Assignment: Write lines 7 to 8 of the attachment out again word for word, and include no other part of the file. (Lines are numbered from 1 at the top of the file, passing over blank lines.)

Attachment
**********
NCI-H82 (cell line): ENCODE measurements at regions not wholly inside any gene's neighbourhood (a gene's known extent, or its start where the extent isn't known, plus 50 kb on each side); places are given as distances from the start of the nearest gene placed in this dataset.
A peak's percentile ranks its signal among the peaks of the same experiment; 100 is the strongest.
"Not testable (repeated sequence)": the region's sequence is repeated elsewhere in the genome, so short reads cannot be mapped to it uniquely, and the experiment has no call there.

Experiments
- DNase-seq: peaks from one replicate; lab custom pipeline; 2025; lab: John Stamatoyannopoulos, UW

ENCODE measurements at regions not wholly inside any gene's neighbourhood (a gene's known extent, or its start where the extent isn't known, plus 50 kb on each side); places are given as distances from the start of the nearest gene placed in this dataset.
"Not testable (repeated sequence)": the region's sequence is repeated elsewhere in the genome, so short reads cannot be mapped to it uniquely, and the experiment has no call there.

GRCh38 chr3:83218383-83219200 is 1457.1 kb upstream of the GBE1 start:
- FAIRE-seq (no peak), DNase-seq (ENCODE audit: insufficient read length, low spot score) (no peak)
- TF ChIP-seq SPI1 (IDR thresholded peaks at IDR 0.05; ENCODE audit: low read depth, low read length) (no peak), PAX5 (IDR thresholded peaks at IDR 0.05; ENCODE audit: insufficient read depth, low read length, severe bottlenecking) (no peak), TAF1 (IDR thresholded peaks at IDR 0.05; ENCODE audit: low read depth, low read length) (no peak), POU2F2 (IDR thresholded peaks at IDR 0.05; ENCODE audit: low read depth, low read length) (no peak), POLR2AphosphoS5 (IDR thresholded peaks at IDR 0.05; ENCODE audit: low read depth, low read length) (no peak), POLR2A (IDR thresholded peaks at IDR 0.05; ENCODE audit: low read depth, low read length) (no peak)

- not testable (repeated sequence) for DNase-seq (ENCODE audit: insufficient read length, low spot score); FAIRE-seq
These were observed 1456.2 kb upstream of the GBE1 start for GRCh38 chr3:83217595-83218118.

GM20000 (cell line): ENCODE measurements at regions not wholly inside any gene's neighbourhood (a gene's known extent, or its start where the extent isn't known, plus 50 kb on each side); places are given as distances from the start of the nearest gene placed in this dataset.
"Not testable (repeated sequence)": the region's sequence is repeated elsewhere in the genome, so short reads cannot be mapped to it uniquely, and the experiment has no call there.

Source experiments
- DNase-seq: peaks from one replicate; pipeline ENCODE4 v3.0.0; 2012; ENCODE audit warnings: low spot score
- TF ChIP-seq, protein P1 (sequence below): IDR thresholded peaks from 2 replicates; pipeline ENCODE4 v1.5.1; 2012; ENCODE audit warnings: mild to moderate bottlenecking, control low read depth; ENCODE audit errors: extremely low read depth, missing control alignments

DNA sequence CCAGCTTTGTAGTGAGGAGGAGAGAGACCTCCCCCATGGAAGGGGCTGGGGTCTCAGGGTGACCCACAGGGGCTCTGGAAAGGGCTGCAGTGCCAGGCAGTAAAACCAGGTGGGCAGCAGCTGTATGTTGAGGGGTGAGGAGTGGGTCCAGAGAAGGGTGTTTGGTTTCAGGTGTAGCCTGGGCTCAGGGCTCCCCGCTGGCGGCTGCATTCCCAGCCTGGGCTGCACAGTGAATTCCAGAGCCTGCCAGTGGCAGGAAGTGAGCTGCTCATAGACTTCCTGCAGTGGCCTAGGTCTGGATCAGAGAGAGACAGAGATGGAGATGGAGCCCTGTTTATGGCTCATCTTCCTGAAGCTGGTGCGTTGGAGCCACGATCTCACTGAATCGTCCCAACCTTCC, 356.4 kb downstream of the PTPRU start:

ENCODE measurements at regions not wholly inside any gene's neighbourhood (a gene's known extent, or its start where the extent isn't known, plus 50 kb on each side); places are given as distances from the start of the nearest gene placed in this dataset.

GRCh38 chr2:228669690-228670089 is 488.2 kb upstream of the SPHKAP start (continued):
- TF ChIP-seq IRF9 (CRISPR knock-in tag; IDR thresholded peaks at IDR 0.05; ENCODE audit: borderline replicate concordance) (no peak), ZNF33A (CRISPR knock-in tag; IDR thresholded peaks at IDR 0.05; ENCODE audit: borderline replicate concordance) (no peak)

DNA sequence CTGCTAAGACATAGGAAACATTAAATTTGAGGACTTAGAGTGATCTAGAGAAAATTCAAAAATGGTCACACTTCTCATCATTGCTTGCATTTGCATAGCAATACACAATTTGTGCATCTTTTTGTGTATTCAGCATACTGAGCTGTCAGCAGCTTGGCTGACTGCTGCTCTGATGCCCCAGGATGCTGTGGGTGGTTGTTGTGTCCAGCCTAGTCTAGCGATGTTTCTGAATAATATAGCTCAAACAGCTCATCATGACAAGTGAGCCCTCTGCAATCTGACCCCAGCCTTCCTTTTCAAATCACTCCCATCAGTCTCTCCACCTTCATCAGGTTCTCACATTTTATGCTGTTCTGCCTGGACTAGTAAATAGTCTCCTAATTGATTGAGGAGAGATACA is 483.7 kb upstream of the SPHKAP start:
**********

"Not testable (repeated sequence)": the region's sequence is repeated elsewhere in the genome, so short reads cannot be mapped to it uniquely, and the experiment has no call there.

GRCh38 chr3:83218383-83219200 is 1457.1 kb upstream of the GBE1 start: